Allan Zremberg of the California Chamber said, “the recommendation today from some members of the Commission on the 21st Century Economy is fatally flawed,” while California Labor Federation chief Art Pulaski called it “a profound disappointment, offering no solutions to better support our state’s middle class” and the California Tax Reform Association chimed in here, calling the report a “failure.” If you really want an eyeful of critique, from a blue chip economist whose bona fides are longer than a Calbuzz rant, read what Richard Pomp had to say about the recommendations.

When Big Bad Dan Walters pointed out to Parsky that both the Chamber and the labor federation were opposed to the commission’s call to flatten the income tax, eliminate the corporate income tax and the state sales tax and establish a value-added type Business Net Receipts Tax, Parsky’s response dripped with condescension:  “Tax policy is very complicated.”

What a wanker.

For all the lip service to bipartisanship and above-the-fray patina of the Parsky panel, its grubby political motives were laid bare by a question from our old friend George Skelton of the ByGodLATimes.

George asked why, when all the other taxes were considered, the panel had not addressed the most obvious one – the property tax – by at least recommending taxing business and industrial property at market rate?

Parsky danced around an answer until Edley finally admitted that the idea was politically a non-starter for conservatives. So much for high-minded, independence and fortitude.

Parsky Report DOA; More on the eMeg unVoter Mess

Tuesday, September 29th, 2009

gun-to-headAs of late Monday the web site for the (all rise) Commission on the 21st Century Economy still said the panel would report its recommendations  “on or before September 20.” But having blown that deadline along with countless others, panel chair Gerald Parsky is scheduled to unveil the final product in Sacramento today.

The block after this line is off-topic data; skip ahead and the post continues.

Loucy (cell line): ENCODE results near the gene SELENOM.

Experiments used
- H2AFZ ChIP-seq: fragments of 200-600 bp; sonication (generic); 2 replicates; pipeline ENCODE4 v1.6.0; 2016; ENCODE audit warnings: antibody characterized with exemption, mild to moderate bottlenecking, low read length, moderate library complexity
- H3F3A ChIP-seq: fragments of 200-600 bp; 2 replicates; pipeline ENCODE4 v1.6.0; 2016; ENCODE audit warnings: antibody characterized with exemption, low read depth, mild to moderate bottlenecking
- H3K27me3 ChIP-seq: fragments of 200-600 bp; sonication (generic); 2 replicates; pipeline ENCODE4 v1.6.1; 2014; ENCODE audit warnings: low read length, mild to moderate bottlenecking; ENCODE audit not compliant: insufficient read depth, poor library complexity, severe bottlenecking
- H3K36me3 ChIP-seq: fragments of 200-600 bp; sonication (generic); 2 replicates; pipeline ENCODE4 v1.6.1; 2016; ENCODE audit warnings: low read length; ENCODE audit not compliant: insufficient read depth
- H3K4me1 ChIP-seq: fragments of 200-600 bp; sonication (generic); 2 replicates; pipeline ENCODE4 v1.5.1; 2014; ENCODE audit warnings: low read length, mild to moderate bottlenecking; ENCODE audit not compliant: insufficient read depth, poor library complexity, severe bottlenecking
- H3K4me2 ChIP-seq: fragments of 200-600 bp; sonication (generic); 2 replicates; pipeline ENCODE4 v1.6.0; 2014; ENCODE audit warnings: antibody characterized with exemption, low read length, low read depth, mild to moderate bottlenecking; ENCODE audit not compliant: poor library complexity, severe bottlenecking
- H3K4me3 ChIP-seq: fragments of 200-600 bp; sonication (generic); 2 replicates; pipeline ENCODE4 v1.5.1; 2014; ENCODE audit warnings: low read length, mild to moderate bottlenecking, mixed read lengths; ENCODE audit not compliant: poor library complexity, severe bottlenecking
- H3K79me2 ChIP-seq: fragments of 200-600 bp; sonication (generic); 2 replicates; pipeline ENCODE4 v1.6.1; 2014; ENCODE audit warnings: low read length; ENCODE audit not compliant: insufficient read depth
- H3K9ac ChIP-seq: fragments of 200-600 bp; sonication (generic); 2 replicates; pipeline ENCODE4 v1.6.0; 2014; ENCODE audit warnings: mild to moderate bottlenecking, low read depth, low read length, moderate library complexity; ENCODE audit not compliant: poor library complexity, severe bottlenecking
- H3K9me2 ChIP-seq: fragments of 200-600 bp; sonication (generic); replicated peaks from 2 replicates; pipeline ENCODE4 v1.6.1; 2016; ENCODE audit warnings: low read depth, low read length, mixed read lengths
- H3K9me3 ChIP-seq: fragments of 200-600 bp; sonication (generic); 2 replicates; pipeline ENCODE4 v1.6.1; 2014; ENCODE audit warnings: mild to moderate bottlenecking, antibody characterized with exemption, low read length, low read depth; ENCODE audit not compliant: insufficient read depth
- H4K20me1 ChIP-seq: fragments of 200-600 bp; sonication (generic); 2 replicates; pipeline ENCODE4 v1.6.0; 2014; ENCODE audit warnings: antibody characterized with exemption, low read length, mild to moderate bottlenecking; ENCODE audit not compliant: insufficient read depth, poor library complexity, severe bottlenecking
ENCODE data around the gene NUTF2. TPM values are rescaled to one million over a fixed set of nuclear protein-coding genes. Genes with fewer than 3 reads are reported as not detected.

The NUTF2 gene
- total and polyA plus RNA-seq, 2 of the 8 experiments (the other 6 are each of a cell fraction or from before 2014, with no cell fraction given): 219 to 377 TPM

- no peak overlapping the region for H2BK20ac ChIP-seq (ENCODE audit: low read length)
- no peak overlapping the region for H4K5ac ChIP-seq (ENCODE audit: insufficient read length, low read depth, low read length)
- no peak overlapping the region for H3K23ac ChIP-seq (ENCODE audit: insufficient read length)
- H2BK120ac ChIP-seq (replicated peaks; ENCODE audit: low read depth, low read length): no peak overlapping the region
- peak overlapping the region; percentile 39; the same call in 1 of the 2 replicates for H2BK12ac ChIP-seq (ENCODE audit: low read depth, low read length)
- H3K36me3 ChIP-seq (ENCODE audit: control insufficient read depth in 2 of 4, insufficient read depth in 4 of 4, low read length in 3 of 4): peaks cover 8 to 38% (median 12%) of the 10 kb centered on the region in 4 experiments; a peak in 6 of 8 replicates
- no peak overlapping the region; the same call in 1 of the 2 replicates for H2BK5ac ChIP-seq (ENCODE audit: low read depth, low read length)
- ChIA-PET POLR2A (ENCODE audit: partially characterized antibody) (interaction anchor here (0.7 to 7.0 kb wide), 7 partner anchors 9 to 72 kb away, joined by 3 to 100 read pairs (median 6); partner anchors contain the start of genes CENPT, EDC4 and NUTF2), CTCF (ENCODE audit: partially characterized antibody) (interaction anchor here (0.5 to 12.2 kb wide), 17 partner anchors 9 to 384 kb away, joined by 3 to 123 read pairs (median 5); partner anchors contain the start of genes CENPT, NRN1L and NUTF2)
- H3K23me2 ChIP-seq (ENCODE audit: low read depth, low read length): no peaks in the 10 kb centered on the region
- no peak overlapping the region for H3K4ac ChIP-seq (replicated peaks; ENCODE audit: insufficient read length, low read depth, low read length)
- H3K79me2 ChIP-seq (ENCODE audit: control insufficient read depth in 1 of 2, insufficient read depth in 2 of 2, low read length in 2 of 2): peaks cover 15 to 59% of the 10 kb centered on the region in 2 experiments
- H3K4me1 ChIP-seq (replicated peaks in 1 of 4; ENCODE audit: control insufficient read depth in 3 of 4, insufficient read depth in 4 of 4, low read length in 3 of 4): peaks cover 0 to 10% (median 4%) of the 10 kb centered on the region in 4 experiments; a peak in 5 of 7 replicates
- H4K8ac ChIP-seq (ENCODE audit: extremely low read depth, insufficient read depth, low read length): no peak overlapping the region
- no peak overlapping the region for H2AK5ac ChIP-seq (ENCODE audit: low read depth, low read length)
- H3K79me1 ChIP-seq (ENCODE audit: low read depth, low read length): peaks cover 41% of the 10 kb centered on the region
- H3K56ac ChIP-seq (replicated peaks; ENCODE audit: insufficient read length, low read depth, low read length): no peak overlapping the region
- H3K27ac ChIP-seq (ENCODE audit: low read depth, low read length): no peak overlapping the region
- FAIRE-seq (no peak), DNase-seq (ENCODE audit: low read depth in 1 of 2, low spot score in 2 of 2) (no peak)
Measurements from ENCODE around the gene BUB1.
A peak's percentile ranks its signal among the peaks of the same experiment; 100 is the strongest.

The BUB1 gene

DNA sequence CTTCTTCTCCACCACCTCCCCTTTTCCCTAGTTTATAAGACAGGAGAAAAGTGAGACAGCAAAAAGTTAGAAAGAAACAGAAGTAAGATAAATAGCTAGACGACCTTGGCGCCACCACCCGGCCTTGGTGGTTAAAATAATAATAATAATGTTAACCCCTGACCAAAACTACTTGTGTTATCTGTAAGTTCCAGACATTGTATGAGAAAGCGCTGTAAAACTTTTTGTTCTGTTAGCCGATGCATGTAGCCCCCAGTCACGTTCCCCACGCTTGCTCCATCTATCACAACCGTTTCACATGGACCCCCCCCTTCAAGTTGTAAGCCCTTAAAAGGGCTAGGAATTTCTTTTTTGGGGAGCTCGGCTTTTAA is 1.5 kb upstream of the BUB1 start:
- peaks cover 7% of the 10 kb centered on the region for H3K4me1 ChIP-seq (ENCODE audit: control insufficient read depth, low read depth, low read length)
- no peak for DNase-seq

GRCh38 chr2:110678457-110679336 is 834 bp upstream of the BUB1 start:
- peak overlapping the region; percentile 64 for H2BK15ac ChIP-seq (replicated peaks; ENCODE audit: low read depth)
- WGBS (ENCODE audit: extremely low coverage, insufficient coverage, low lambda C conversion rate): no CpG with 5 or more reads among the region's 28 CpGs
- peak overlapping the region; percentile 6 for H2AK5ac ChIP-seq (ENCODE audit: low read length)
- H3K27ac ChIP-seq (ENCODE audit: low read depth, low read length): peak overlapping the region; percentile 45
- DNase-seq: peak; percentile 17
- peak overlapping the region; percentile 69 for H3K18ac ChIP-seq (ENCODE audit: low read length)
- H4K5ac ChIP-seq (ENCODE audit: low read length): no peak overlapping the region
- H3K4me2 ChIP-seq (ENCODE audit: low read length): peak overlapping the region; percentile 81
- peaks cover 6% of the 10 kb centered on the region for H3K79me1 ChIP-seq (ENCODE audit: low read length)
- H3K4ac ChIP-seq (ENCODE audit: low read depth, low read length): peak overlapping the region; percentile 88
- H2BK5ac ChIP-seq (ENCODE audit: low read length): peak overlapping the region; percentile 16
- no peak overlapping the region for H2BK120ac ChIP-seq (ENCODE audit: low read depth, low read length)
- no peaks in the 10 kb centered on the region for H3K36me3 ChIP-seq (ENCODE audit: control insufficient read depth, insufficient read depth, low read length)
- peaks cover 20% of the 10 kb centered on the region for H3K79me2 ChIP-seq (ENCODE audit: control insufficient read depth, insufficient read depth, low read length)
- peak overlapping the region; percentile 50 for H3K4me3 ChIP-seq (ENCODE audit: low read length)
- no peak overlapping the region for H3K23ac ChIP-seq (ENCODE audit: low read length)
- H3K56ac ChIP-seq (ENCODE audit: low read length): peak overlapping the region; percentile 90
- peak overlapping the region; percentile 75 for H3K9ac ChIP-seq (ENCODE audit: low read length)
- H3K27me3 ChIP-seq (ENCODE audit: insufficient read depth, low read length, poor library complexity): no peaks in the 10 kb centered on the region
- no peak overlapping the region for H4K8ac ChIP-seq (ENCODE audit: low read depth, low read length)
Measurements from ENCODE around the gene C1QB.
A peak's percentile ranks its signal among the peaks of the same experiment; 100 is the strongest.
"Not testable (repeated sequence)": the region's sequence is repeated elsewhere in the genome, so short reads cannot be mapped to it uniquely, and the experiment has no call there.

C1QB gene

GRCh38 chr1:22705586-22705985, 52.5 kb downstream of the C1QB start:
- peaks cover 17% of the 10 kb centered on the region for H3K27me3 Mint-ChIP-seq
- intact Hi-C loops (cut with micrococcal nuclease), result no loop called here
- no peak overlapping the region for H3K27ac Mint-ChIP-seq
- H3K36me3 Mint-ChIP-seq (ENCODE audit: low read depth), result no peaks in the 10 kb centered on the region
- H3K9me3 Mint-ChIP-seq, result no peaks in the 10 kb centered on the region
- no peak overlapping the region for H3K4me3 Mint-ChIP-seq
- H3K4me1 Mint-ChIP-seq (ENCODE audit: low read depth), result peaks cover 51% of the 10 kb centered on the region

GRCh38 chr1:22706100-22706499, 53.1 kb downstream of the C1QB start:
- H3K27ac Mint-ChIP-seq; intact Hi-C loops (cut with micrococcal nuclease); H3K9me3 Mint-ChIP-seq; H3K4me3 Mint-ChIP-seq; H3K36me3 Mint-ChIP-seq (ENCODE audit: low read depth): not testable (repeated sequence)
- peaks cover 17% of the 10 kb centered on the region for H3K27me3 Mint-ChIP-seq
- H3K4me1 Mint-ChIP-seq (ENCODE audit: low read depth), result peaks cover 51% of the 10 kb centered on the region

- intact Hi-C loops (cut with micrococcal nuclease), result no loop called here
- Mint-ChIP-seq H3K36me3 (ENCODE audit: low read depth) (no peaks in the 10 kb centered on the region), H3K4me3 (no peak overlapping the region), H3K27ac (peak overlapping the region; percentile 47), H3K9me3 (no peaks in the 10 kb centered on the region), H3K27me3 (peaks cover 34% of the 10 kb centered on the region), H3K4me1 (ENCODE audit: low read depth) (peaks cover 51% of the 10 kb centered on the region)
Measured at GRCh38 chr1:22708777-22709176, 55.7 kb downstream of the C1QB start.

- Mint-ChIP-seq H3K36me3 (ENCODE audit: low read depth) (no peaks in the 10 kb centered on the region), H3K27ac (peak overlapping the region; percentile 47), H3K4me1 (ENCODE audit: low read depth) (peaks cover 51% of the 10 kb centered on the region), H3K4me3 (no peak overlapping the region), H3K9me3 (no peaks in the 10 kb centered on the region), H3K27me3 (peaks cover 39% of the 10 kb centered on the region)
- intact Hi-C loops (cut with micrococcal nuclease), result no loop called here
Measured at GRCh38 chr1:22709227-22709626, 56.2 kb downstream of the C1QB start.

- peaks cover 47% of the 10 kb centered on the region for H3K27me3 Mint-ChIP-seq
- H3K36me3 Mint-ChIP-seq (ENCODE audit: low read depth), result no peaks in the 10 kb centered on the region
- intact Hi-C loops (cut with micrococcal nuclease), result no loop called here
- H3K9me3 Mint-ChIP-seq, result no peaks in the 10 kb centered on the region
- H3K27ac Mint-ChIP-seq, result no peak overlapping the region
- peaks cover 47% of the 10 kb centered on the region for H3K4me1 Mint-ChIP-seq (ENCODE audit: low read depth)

Although Parsky repeatedly gave his word that the commission would only suggest that the Legislature and governor “consider” certain changes, it was reported late Monday that, “A draft copy of the report obtained by The Associated Press said the commission will recommend California change its personal income tax structure to reduce the burden on the wealthy.

“It also recommends replacing the state sales and corporate taxes with a new business levy that taxes net receipts, in an attempt to tax the value of all goods and services produced by businesses in the state,” AP reported.

The commission — having split along ideological lines a few months ago — hasn’t done much to keep the public in the loop and it was not clear late Monday how many commissioners have signed off on the report or, for that matter, whether it includes legislative language or who was invited to the roll out.

Ashley Snee, a PR consultant listed as the contact person on the press release about the event didn’t return Calbuzz calls or emails about how the report handled the deep rifts on the commission, but a Capitol source who has closely followed the meanderings of the panel told us, “they didn’t even tell the commissioners who aren’t signing the report about the event” in advance.